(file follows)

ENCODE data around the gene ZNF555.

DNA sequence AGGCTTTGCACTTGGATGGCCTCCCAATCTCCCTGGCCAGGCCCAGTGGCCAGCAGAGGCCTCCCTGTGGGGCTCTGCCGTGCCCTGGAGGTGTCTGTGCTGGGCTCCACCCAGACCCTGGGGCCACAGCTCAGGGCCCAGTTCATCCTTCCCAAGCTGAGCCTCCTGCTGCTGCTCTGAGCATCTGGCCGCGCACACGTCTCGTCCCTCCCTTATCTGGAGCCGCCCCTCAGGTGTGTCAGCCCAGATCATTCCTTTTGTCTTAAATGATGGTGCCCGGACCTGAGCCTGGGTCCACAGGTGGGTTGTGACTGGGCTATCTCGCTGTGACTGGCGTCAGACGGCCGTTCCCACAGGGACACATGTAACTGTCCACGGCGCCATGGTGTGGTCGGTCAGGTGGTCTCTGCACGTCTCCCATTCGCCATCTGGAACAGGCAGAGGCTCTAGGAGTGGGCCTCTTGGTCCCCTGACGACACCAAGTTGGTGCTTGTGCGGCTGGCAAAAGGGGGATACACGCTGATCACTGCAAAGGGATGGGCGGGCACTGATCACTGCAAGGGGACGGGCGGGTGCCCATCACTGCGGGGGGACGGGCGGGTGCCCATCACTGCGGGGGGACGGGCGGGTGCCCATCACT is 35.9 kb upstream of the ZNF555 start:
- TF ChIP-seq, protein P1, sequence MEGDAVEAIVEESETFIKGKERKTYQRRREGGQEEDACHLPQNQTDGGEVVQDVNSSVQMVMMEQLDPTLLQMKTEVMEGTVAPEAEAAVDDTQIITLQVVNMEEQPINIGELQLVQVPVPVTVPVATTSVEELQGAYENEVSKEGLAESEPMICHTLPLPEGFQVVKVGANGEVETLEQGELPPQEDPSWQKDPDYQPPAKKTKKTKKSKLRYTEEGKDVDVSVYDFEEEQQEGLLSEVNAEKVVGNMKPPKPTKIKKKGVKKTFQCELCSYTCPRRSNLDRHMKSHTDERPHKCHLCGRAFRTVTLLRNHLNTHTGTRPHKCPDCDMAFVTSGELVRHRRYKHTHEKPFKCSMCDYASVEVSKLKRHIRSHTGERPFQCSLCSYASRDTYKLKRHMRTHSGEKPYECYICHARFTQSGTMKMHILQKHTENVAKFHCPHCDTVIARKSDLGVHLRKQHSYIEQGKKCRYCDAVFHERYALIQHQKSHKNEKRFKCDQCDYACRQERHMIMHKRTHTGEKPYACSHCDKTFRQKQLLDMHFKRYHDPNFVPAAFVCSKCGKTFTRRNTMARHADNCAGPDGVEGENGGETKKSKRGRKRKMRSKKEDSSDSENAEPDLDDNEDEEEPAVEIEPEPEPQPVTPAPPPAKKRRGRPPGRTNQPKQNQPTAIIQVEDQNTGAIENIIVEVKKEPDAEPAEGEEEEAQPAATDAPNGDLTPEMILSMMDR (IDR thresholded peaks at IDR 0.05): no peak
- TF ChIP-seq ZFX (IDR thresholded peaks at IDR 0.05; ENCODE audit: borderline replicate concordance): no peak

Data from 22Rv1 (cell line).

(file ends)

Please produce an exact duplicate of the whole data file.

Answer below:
ENCODE data around the gene ZNF555.

DNA sequence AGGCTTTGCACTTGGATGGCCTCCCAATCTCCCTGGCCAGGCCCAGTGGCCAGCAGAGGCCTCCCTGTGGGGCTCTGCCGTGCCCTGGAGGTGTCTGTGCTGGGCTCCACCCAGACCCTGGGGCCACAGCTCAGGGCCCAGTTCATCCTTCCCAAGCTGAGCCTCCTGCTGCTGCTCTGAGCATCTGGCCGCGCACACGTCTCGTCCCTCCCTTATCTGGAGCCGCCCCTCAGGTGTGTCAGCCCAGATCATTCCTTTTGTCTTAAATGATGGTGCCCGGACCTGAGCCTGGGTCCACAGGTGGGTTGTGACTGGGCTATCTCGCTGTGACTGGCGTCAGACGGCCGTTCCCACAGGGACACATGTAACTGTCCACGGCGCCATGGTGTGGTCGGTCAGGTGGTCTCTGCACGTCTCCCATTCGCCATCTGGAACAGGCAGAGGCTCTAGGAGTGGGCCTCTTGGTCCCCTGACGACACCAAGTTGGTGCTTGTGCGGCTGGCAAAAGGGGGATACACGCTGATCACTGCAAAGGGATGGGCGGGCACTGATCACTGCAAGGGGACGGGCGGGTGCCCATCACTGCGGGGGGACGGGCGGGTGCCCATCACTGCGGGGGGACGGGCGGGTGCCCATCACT is 35.9 kb upstream of the ZNF555 start:
- TF ChIP-seq, protein P1, sequence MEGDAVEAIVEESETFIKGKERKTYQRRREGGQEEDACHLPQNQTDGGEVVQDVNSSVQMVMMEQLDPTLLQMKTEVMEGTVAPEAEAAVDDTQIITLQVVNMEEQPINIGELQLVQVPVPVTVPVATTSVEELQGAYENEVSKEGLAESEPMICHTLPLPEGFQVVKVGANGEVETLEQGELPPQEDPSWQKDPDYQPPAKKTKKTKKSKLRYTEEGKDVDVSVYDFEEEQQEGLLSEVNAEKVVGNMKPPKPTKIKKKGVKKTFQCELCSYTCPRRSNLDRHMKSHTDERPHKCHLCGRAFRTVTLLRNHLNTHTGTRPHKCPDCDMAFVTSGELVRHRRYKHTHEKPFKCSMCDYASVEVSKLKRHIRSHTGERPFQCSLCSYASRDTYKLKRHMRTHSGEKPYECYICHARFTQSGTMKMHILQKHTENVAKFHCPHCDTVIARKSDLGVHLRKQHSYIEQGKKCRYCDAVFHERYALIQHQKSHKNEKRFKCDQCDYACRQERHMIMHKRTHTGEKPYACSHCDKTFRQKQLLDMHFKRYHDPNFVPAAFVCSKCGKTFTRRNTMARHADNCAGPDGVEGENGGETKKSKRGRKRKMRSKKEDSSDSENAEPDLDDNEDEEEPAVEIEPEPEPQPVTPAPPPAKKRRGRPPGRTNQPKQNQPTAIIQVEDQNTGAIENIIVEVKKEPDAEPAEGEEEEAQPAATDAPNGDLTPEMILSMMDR (IDR thresholded peaks at IDR 0.05): no peak
- TF ChIP-seq ZFX (IDR thresholded peaks at IDR 0.05; ENCODE audit: borderline replicate concordance): no peak

Data from 22Rv1 (cell line).